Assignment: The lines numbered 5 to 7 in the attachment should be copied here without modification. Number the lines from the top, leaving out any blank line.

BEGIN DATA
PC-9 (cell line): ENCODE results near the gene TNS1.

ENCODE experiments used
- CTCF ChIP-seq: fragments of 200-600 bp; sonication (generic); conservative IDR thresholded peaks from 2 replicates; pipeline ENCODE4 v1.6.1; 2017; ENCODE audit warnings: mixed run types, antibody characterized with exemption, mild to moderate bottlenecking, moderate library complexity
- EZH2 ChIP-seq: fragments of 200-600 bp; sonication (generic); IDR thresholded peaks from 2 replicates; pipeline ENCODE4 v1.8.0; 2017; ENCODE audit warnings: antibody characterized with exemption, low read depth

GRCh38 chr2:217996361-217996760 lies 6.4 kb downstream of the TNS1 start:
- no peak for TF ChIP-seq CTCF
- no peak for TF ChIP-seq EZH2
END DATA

GRCh38 chr2:217996361-217996760 lies 6.4 kb downstream of the TNS1 start:
- no peak for TF ChIP-seq CTCF
- no peak for TF ChIP-seq EZH2